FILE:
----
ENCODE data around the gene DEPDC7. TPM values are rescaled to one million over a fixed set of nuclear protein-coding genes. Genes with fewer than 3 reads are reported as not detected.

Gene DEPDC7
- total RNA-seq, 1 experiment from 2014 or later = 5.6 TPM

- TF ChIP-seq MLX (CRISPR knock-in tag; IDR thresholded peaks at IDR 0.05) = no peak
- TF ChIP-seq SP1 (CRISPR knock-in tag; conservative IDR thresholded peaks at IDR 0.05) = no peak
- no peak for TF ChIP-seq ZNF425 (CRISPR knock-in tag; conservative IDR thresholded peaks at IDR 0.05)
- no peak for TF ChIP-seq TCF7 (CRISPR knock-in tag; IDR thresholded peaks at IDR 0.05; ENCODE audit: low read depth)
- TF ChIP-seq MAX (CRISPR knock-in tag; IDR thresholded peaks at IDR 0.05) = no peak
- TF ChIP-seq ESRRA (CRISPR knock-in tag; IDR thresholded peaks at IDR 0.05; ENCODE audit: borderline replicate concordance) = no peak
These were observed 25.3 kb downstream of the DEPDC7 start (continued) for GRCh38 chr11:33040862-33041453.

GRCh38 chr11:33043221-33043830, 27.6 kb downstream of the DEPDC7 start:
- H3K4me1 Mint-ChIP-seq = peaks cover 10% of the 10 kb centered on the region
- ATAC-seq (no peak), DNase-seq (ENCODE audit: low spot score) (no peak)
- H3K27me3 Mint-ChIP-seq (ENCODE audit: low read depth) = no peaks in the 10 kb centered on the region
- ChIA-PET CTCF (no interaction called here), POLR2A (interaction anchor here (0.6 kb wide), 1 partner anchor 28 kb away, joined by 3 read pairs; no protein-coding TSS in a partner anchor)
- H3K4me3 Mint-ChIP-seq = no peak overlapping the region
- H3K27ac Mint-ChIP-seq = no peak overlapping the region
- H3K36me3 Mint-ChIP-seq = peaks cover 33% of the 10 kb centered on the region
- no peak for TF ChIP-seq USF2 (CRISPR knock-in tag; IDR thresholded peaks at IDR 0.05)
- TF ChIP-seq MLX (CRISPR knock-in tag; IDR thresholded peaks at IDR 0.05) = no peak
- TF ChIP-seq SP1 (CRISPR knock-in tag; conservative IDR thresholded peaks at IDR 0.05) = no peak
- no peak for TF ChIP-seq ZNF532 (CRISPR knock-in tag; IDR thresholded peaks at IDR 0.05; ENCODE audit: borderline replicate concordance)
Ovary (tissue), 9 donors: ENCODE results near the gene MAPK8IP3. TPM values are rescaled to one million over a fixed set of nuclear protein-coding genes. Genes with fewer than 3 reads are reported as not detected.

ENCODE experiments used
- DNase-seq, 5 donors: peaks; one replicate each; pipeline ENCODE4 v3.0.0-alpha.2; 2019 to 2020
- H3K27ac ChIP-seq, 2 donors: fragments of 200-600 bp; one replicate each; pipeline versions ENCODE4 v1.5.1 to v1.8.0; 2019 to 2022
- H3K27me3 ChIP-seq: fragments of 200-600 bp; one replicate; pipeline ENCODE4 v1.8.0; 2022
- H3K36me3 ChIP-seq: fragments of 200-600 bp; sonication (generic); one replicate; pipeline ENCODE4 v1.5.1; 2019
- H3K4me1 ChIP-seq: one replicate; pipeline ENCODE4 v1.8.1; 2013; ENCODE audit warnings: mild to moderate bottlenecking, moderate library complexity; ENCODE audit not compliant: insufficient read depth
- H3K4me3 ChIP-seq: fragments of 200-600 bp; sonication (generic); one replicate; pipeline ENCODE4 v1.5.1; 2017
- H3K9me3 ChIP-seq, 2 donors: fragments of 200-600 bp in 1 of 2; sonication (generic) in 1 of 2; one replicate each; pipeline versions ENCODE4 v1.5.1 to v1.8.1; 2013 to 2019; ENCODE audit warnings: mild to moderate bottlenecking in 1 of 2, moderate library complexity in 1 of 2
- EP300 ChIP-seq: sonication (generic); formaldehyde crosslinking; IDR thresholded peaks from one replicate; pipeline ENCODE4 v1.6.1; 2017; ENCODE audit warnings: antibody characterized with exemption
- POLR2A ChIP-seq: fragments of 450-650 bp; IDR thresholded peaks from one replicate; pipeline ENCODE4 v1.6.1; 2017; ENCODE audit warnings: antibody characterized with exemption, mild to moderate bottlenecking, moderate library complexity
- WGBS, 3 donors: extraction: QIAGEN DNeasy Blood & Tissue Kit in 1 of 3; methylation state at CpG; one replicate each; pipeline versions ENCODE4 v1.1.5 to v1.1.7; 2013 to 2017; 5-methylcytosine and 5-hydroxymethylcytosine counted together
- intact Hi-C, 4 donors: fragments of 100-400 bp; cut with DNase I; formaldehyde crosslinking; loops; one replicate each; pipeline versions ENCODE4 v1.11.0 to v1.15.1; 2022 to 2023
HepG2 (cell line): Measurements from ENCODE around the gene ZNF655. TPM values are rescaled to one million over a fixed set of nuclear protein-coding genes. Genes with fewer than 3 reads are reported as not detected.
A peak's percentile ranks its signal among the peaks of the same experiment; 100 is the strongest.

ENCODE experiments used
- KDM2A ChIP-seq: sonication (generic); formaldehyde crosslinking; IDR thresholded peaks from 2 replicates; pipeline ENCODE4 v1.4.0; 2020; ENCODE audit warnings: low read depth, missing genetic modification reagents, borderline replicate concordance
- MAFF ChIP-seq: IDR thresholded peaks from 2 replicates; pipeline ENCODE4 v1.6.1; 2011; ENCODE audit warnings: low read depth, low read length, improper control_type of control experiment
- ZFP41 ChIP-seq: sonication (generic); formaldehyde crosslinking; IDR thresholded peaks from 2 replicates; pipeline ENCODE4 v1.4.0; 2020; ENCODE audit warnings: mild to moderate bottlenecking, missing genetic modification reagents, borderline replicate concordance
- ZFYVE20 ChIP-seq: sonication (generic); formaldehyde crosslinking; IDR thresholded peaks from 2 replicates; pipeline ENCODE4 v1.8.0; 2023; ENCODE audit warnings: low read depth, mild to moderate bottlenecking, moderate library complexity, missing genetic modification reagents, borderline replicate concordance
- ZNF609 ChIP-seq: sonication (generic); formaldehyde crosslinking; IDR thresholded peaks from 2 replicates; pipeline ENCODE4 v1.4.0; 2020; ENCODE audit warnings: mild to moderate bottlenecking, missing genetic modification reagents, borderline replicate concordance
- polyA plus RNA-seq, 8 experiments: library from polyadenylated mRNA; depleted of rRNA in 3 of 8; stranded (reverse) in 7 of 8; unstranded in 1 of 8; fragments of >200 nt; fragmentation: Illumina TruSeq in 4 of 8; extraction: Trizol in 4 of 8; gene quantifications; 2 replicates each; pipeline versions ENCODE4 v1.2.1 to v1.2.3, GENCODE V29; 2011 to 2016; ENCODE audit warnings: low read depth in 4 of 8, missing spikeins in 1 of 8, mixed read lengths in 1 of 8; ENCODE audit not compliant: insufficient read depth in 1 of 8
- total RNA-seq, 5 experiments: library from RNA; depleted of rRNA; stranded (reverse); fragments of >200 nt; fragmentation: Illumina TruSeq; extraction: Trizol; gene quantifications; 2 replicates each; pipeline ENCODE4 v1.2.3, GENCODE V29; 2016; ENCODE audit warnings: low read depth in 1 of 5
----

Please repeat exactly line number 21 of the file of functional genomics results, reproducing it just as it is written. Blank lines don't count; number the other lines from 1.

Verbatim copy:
- TF ChIP-seq SP1 (CRISPR knock-in tag; conservative IDR thresholded peaks at IDR 0.05) = no peak